Justice Thomas wrote for the majority. The OCBC contended that the Controlled Substances Act was susceptible of a medical necessity exception to the ban on distribution and manufacture of marijuana. The Court concluded otherwise.

Since 1812, the Court had held that there were no common-law crimes in federal law. See "United States v. Hudson and Goodwin". That is, the law required Congress, rather than the federal courts, to define federal crimes. The Controlled Substances Act did not recognize a medical necessity exception. Thus "a medical necessity exception for marijuana is at odds with the terms of the Controlled Substances Act." When it passed the Controlled Substances Act, Congress made a value judgment that marijuana had "no currently accepted medical use." It was not the province of the Court to usurp this value judgment made by the legislature. Thus, it was wrong for the Ninth Circuit to hold that the Controlled Substances Act did contain a medical necessity defense. It was also wrong for the Ninth Circuit to order the district court to fashion a more limited injunction that would take into account the fact that marijuana was necessary for certain people to obtain relief from symptoms of chronic illnesses.

ubsequent history

The Court expressly noted that it did not decide another important issue of federal law—whether federal law could override a California law that allowed the purely local cultivation and distribution of marijuana. It ordered the Ninth Circuit to address this argument in the first instance, and the Ninth Circuit in turn asked the district court to do so. After further proceedings in the district court, OCBC appealed to the Ninth Circuit again. The Ninth Circuit stayed its decision pending the Supreme Court's decision in "Gonzales v. Raich". That decision was issued in June 2005. The Ninth Circuit remanded the case to the district court, which rejected this claim, and OCBC appealed again to the Ninth Circuit. The Ninth Circuit has stayed the proceedings in this case. The stay is scheduled to expire October 16, 2006.

Aftermath

Since the ruling of this case, The Oakland Cannabis Buyers Cooperative has gone on to become the largest distributor of Medical Marijuana ID cards in the state of California. Currently over 100,000 patients throughout the state are registered members of the OCBC's ID program.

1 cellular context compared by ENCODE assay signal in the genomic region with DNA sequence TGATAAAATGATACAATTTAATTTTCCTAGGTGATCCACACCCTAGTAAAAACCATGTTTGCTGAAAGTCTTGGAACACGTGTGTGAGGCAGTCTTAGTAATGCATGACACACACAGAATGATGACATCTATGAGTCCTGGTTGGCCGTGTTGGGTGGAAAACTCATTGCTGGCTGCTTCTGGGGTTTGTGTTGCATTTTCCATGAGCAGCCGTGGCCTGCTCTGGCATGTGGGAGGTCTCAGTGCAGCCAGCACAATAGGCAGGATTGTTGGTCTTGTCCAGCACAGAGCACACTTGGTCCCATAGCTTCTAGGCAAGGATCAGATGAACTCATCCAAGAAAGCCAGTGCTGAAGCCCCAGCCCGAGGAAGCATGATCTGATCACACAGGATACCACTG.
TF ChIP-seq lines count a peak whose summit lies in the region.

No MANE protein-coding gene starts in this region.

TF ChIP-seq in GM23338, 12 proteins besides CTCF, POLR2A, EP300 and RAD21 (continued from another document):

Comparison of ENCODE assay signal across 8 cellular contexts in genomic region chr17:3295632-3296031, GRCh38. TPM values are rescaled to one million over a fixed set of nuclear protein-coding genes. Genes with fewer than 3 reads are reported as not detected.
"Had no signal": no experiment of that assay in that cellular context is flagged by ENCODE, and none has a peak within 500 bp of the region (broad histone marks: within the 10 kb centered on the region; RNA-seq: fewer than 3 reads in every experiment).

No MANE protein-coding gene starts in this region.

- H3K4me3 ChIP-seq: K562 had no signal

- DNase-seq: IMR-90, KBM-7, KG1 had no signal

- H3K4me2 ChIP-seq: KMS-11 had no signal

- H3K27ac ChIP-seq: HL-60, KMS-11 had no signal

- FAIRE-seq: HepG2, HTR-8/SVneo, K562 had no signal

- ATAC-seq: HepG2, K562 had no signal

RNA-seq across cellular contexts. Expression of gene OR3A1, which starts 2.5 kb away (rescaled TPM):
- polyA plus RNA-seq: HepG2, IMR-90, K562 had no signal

ee also

* List of United States Supreme Court cases, volume 532

External links

* [http://www.law.cornell.edu/supct/html/00-151.ZS.html Text of the opinion from Legal Information Institute, Cornell University]
* [http://caselaw.lp.findlaw.com/cgi-bin/getcase.pl?court=US&navby=case&vol=000&invol=00-151 Text of the opinion from findlaw.com]
* [http://a257.g.akamaitech.net/7/257/2422/26dec20011600/www.supremecourtus.gov/opinions/boundvolumes/532bv.pdf Volume 532 of "United States Reports" (6MB file; opinion starts at page 483)]
* [http://www.oyez.org/oyez/resource/case/1160/ Multimedia from the OYEZ project, Northwestern University]
* [http://a257.g.akamaitech.net/7/257/2422/11apr20010800/www.supremecourtus.gov/oral_arguments/argument_transcripts/00-151.pdf#search=%22united%20states%20v%20oakland%20cannabis%20buyers%20cooperative%22 Transcript of the oral argument in the Supreme Court]
* [http://www.ca9.uscourts.gov/ca9/newopinions.nsf/04485f8dcbd4e1ea882569520074e698/9f59b881451a778f88256e5a007183be?OpenDocument Decision of the Ninth Circuit Court of Appeals]
* [http://www.druglibrary.org/ocbc/default.htm Schaffer Library of Drug Policy, Legal Documents from ‘’U.S. Oakland Cannabis Buyers’ Cooperative et al.’’]
* [http://www.rxcbc.org/legal/index.html Oakland Cannabis Buyers’ Cooperative, Legal Documents from ‘’U.S. v. Oakland Cannabis Buyers’ Cooperative et al.’’]
* [http://www.drugpolicy.org/marijuana/medical/challenges/cases/ocbc/ Drug Policy Alliance, “Medical Marijuana Cases: ‘’US v. Oakland Cannabis Buyers Cooperative’’”]
* [http://justice.gov/osg/briefs/2000/3mer/2mer/2000-0151.mer.rep.html Brief of the Solicitor General]